Can Brazil’s new president save a crippled economy?

CNN Exclusive: Brazilian VP Michel Temer speaks out

Brazil’s new president just inherited all the same problems that doomed his predecessor, Dilma Rousseff.

The country’s political crisis deepened Thursday when Rousseff temporarily resigned as president after Congress voted to begin an impeachment trail against her. Her vice president — and now arch enemy — Michel Temer took over as Brazil’s president.

Temer wasted no time Thursday listing his top priority: Fixing Brazil’s crippled economy.

“Brazil lives today in the worst economic crisis of our history,” Temer said Thursday. “It is imperative that we rebuild the fundamentals of Brazilian economy.”

He’s inheriting an economy that’s in its longest recession since the 1930s. Brazil’s economy shrank 3.8% last year and its central bank forecasts that it will contract another 3.5% this year. The IMF predicts growth will be slightly negative even in 2017.

Related: Brazil’s new president has long to-do list

By Thursday afternoon, Temer announced his new cabinet. As a sign that he plans to lower government spending, Temer cut the number of ministries to 22 from 32. (Temer immediately drew criticism on social media for appointing all white men, no blacks or women. It’s the first time since 1979 that a woman hasn’t been in the cabinet).

Some on Wall Street were thrilled with Temer’s economic team, led by finance minister Henrique Meirelles, Brazil’s central bank chief during its boom years of 2003 to 2011.

“We’re excited…the finance team is looking top notch,” says Will Landers, portfolio manager for BlackRock’s Latin America funds. Landers manages $2 billion in Latin American stocks. “You’re getting the right people in the right places.”

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Investors like Landers gave two thumbs up to Temer. Brazil’s stock market index, Bovespa, rose nearly 1% Thursday. Investors have cheered the path to Rousseff’s impeachment trial, hoping for a more market-friendly regime. That optimistic anticipation has made Bovespa the best performing stock market in the world so far this year, up about 23%.

But the market doesn’t reflect Brazil’s economy. Temer and Meirelles have their hands full, expert say. Unemployment has shot up to 10.2%, inflation remains high, the government’s deficit is deep and confidence in the economy has plummeted.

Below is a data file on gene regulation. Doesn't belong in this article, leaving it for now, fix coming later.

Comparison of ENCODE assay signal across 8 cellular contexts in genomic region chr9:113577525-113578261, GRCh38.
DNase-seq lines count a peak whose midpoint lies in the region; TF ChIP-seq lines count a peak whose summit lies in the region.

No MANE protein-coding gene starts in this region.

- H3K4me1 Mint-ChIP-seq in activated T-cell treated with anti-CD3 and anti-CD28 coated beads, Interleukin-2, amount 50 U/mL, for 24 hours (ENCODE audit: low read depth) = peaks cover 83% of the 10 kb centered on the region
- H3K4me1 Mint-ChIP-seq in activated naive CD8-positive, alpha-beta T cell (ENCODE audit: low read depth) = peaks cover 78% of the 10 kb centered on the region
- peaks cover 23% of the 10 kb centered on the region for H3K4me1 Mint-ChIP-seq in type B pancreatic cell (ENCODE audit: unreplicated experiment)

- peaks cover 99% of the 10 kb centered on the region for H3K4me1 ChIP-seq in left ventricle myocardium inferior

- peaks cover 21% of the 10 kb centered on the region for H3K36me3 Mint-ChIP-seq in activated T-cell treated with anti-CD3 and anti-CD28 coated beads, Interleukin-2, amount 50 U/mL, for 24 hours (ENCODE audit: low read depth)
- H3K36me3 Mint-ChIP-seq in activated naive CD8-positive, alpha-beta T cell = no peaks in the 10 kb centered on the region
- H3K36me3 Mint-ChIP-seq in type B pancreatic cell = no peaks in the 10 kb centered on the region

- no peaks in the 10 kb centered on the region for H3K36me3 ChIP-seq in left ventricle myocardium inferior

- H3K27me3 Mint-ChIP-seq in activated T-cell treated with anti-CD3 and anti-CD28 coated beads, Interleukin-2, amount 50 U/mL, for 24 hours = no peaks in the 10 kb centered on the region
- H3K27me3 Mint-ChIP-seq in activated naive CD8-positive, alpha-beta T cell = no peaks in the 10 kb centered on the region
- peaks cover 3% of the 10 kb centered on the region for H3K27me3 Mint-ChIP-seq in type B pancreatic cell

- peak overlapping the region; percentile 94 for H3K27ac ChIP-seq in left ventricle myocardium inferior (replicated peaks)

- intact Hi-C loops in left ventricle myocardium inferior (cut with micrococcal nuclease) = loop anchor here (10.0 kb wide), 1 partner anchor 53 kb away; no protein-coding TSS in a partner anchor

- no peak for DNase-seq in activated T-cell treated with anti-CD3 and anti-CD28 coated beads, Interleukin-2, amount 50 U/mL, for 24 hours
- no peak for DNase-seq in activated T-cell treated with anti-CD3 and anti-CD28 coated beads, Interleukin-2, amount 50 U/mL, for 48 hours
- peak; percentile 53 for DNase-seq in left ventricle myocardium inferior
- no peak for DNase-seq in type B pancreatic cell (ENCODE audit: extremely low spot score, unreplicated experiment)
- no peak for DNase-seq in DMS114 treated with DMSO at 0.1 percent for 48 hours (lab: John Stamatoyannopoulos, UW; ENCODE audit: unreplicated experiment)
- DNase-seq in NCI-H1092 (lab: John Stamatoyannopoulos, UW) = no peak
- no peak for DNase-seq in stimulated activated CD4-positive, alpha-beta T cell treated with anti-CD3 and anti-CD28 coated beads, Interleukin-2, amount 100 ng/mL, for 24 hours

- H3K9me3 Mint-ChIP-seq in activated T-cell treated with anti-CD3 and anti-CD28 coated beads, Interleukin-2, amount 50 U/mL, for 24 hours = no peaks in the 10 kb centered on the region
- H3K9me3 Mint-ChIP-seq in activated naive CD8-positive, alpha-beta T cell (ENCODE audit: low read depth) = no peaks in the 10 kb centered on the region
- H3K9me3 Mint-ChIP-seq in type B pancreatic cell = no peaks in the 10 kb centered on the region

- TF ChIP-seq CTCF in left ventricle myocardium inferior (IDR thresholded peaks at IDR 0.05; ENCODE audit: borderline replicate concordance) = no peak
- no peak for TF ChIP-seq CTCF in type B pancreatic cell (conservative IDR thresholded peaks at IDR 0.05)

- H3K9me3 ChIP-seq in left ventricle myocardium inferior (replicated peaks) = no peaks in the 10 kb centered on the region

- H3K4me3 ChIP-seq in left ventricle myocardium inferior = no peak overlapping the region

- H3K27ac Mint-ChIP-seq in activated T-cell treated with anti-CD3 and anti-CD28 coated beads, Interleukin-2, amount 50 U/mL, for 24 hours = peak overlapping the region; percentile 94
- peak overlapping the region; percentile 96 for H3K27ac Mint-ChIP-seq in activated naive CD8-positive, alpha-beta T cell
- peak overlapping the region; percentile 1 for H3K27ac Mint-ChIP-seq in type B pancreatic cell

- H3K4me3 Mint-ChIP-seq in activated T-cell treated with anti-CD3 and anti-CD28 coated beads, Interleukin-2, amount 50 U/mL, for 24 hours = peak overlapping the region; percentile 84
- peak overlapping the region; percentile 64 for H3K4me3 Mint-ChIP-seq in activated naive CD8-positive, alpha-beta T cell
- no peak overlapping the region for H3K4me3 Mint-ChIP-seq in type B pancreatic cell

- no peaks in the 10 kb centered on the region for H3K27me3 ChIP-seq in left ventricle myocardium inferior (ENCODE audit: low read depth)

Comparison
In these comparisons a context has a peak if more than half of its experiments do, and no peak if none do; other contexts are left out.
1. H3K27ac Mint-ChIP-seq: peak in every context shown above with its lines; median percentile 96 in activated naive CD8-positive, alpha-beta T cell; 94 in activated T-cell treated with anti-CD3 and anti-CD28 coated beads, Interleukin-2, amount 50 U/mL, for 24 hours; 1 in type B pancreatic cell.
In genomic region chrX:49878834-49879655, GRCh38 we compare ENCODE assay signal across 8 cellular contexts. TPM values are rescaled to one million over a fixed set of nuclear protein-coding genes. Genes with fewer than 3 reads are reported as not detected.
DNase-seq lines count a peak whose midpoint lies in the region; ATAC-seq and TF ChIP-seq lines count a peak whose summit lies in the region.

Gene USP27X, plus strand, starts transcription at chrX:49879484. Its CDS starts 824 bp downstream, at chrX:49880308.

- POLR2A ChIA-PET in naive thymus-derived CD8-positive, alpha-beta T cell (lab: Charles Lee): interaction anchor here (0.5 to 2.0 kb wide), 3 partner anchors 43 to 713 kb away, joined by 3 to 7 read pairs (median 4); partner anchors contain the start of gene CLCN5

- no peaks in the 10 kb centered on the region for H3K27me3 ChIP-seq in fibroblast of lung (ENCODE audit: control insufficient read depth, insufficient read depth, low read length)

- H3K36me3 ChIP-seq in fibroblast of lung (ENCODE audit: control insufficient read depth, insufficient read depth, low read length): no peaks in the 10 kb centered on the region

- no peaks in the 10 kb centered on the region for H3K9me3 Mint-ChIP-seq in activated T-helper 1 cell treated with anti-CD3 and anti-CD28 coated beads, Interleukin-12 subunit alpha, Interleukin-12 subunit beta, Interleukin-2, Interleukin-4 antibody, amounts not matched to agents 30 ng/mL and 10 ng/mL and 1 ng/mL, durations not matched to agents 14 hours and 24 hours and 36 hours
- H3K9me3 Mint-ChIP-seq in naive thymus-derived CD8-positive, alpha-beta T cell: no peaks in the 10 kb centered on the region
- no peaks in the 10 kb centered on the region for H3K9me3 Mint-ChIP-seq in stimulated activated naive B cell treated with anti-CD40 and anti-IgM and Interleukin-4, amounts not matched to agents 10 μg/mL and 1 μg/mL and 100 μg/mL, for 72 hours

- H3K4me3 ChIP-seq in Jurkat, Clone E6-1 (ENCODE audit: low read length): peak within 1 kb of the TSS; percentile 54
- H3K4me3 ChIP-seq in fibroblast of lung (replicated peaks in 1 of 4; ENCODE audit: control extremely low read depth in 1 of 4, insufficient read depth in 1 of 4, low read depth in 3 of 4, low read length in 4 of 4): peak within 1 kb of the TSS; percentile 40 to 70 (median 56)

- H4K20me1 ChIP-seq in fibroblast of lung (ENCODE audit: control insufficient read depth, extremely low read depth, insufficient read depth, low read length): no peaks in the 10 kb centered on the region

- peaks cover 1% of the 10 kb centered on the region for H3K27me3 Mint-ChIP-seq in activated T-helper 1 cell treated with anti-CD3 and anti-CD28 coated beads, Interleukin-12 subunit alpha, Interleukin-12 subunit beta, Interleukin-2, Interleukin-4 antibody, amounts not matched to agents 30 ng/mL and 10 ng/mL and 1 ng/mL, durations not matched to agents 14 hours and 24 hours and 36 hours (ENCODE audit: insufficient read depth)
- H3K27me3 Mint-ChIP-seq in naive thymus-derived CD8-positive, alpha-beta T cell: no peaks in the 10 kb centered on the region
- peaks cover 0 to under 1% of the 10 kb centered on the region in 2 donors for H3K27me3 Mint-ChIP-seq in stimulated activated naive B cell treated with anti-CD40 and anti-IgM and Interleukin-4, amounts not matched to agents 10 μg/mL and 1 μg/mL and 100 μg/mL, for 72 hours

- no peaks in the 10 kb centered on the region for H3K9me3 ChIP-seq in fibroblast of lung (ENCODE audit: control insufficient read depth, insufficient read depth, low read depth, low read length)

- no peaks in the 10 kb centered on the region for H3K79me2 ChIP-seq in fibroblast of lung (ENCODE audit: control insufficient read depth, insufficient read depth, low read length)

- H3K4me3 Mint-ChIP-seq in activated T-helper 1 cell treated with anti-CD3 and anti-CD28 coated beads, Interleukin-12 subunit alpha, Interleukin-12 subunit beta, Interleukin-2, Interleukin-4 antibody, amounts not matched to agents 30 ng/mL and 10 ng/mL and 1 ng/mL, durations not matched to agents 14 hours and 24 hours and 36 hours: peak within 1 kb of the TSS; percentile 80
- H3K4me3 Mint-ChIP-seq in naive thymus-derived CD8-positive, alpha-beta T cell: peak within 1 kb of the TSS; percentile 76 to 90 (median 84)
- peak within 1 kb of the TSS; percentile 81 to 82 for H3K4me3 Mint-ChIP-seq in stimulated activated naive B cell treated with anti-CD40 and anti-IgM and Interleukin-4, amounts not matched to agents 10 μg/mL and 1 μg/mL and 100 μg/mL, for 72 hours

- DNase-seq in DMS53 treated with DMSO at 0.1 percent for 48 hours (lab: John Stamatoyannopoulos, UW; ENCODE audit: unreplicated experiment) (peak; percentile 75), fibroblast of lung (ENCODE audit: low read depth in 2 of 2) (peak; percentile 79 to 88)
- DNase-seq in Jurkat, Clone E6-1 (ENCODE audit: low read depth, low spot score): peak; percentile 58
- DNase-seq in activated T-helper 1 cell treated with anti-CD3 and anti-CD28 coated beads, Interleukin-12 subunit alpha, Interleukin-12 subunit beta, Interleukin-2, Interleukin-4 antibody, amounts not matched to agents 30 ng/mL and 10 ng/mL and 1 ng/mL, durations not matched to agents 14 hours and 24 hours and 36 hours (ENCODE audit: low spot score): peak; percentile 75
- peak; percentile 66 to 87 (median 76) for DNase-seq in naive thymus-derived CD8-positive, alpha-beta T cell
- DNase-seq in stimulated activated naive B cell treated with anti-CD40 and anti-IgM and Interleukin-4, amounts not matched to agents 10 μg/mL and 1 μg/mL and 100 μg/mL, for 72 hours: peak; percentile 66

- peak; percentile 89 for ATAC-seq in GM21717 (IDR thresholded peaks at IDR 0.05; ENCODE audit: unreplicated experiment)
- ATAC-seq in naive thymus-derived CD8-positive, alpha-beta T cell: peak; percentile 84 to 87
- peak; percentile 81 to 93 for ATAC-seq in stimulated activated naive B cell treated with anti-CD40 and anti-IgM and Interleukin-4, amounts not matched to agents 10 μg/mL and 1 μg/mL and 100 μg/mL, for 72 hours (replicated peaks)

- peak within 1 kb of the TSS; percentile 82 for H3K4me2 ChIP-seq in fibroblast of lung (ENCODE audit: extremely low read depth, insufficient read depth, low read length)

Meirelles is a Wall Street favorite because he never bowed to pressure to lower interest rates from former President Luiz Inacio Lula da Silva, widely known as Lula, during his term in office. He was also a bank exec in the United States before his term with Lula, a populist president who worried global investors.

Related: Rousseff: I’m the victim of great injustice

“[Meirelles] helped to really calm market concerns about Lula at the time,” says Neil Shearing, chief emerging markets economist at Capital Economics, a research firm. “He’s got a good reputation.”

On Friday, Meirelles hinted that the government might need to raise taxes in the short-term to repair the country’s deficit. Programs like social security and other public subsidies will be maintained, he said.

“The goal now is fiscal balance — if it’s necessary to add another tax, it would be proposed as a temporary measure,” Meirelles told reporters.

Temer hasn’t named a new central bank chief yet but news reports say he’s strongly considering Ilan Goldfajn, the top economist at Itau Unibanco, one of Brazil’s biggest banks. He would be in-line with Temer’s more market-friendly cabinet, experts say.

Despite investors’ optimism about Temer’s team, major hurdles remain. Temer’s approval rating is low like Rousseff’s, and many in his political party, PMDB, have been implicated in the massive bribery scandal at the state-run oil company Petrobras. All those facts could make it hard for Temer to pass meaningful reform, some say.

Temer’s presidency is also no guarantee. He was on the ticket with Rousseff in 2014 when she allegedly fudged the numbers on Brazil’s budget. If it’s found he knew about it, that could put his tenure — and efforts to revive the economy — in jeopardy.

“The really big stuff that needs to be done — Temer lacks the political capital,” says Shearing. “There’s lots of ways in which this could unwind quite quickly for him.”

–Julia Jones contributed reporting to this article.

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